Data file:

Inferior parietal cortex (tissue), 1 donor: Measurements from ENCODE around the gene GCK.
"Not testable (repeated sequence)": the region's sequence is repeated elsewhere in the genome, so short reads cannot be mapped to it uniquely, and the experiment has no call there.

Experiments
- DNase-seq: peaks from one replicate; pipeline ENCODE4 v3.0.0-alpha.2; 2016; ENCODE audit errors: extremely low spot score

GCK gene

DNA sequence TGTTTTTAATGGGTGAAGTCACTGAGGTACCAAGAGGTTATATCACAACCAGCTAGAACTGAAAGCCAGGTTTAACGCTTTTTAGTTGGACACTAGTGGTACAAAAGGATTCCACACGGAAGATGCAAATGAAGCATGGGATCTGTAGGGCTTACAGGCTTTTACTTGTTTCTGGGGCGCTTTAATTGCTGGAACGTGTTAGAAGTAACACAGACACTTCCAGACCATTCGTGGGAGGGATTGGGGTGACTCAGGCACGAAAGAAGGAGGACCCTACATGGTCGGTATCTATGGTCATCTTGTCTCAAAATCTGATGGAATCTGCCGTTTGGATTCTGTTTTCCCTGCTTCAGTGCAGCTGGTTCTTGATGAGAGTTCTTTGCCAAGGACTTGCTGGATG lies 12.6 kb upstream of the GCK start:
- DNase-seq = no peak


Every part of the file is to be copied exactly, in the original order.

Inferior parietal cortex (tissue), 1 donor: Measurements from ENCODE around the gene GCK.
"Not testable (repeated sequence)": the region's sequence is repeated elsewhere in the genome, so short reads cannot be mapped to it uniquely, and the experiment has no call there.

Experiments
- DNase-seq: peaks from one replicate; pipeline ENCODE4 v3.0.0-alpha.2; 2016; ENCODE audit errors: extremely low spot score

GCK gene

DNA sequence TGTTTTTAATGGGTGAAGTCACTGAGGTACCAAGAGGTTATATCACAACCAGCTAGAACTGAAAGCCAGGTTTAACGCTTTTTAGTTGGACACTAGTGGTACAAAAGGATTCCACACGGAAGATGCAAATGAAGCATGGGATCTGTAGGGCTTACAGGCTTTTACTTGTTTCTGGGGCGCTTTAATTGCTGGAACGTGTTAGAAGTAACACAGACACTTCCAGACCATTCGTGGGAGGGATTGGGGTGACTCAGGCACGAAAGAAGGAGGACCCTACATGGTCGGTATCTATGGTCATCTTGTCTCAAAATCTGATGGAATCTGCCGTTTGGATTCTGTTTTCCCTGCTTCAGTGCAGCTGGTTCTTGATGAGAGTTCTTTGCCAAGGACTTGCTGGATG lies 12.6 kb upstream of the GCK start:
- DNase-seq = no peak